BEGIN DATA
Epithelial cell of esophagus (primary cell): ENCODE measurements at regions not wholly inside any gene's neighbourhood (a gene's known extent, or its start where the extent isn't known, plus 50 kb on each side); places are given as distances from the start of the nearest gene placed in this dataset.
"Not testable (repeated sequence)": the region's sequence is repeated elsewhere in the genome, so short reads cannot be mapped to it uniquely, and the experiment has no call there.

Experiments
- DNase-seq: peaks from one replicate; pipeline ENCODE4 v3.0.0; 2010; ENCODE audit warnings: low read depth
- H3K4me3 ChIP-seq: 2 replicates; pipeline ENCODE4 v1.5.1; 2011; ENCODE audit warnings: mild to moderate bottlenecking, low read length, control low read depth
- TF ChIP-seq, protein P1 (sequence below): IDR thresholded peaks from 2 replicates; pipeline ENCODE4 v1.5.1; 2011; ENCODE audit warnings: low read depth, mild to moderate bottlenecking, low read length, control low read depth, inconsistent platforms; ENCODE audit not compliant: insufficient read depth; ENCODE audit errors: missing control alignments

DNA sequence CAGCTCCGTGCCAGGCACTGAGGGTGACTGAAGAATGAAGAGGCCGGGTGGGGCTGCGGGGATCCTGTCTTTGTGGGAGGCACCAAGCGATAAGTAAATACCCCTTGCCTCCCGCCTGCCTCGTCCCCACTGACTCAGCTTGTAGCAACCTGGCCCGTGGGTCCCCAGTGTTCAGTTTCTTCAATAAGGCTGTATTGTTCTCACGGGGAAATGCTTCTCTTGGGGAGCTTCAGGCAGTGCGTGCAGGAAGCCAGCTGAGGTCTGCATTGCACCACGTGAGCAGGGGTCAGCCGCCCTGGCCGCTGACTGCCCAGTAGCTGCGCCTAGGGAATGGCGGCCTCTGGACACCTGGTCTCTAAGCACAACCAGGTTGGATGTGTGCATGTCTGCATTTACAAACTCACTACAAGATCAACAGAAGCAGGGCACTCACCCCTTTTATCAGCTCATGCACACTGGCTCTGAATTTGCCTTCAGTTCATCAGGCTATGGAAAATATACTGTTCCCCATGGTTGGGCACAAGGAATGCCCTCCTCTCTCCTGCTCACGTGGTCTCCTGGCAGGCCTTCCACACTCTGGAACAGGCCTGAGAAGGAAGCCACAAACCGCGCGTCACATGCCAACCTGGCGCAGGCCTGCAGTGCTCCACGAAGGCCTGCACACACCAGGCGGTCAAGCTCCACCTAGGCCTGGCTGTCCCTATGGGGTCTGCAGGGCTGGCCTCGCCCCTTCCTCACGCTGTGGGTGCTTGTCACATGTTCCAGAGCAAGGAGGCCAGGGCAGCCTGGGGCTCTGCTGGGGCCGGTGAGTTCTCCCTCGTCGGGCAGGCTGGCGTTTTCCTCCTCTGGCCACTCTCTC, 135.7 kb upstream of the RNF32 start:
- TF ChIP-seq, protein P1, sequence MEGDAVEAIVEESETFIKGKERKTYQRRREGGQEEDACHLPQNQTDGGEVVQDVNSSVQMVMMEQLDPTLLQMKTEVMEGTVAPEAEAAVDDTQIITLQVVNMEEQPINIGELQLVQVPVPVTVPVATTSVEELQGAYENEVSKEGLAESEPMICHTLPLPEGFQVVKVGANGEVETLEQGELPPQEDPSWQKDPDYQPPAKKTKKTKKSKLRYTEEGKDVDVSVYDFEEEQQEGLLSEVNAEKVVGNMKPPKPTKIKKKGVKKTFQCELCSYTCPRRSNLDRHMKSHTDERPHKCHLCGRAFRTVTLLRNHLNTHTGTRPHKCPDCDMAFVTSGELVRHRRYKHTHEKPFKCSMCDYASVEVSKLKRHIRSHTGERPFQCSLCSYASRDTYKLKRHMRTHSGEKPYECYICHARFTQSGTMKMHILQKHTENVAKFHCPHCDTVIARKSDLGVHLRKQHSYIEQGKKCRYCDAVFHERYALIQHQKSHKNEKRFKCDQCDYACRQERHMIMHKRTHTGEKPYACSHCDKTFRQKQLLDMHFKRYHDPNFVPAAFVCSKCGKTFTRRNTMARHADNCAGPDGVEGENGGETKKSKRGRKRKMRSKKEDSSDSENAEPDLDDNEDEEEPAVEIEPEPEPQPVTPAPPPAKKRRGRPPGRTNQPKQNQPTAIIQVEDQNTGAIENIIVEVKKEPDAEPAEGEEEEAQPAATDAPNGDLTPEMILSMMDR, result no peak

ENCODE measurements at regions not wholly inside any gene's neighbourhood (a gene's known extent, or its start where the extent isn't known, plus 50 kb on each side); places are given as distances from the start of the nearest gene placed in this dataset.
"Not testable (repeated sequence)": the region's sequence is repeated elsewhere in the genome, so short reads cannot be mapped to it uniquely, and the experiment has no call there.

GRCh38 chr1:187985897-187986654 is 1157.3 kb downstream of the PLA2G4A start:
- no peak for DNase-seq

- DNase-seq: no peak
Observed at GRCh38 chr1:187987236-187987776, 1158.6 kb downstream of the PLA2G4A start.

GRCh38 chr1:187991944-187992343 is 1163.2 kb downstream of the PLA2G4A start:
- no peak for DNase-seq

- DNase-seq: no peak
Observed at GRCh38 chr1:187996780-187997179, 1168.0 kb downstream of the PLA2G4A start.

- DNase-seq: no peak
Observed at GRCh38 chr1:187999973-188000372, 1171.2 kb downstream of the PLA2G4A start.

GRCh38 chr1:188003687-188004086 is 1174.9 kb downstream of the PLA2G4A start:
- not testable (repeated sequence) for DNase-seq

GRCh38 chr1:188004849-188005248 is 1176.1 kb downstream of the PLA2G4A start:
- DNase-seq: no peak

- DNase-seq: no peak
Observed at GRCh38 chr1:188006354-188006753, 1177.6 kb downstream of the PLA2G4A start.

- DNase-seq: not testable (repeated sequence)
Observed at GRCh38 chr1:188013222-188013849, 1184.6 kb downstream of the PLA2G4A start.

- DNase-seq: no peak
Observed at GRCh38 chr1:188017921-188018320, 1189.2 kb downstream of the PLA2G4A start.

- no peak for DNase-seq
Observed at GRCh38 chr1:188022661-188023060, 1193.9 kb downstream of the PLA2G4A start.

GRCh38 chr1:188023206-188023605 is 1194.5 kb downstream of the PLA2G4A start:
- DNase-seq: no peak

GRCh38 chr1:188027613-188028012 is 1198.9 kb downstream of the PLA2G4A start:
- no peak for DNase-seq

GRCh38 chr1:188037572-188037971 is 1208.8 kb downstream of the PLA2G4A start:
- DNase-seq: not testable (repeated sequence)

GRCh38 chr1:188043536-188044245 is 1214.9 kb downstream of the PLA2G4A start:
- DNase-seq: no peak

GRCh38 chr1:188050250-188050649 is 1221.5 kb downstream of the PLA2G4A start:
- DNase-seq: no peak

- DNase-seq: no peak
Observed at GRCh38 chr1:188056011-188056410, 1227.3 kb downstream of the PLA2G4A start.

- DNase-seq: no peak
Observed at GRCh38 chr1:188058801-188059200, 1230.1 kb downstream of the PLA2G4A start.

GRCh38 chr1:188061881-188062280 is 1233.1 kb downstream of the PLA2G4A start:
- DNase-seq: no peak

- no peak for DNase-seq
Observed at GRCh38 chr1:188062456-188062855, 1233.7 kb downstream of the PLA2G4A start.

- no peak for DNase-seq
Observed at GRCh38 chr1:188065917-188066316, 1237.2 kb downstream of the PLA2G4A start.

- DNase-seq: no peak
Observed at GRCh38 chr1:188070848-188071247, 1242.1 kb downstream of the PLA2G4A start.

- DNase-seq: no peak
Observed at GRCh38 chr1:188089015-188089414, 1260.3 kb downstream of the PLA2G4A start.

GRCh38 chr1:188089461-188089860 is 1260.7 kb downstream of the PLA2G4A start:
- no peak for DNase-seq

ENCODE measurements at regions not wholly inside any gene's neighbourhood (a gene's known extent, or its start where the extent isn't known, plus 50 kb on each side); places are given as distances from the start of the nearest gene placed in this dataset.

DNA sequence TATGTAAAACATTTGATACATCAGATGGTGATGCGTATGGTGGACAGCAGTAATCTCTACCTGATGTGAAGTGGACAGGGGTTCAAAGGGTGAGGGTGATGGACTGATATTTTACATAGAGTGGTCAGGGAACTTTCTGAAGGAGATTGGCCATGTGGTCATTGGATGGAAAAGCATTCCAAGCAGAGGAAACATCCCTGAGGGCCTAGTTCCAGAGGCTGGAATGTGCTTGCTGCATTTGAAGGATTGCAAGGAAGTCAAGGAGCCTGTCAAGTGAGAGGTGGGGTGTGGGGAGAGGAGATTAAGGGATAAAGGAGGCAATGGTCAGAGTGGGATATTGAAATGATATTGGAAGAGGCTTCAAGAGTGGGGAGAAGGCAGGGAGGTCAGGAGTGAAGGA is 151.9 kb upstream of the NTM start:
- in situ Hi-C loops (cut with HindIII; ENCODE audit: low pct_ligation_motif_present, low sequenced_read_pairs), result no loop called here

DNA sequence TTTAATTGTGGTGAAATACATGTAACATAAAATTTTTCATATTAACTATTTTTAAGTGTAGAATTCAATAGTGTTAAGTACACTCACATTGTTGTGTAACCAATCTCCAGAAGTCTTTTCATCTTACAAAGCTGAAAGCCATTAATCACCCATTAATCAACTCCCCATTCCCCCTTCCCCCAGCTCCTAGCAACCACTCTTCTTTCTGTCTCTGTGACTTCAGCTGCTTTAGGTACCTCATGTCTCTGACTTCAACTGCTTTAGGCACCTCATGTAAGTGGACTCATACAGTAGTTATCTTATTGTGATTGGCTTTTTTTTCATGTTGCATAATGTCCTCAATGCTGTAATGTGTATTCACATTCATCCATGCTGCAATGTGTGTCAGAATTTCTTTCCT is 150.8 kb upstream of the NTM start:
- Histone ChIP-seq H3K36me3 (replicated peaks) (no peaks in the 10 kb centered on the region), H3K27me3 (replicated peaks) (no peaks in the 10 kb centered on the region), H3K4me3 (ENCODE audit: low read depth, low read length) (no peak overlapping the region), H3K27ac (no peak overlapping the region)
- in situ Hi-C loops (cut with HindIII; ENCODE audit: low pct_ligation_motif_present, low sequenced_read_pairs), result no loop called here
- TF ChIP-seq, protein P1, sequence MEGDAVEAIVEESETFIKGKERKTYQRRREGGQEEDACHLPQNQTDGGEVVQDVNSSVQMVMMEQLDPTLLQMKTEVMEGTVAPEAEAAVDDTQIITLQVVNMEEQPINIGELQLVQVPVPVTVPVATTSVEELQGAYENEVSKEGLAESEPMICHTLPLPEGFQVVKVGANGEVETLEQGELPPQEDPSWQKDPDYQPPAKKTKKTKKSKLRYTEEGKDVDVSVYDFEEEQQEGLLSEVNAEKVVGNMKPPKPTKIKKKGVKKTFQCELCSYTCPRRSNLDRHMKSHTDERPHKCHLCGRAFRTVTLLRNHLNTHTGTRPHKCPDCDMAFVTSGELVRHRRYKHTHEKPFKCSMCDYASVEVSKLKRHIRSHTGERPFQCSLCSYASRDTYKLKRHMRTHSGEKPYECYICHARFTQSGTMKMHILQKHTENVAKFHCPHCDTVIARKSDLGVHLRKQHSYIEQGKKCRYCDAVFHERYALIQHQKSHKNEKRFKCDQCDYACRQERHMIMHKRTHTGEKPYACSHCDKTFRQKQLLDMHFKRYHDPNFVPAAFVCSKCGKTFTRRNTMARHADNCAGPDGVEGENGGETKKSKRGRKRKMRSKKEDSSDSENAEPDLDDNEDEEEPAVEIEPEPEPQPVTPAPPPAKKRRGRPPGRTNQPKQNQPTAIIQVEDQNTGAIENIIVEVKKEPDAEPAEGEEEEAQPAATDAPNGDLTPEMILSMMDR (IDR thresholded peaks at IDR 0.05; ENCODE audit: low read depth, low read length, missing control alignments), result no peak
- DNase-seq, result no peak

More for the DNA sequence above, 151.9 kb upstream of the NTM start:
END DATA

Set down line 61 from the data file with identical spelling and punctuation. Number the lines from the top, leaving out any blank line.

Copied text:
- in situ Hi-C loops (cut with HindIII; ENCODE audit: low pct_ligation_motif_present, low sequenced_read_pairs), result no loop called here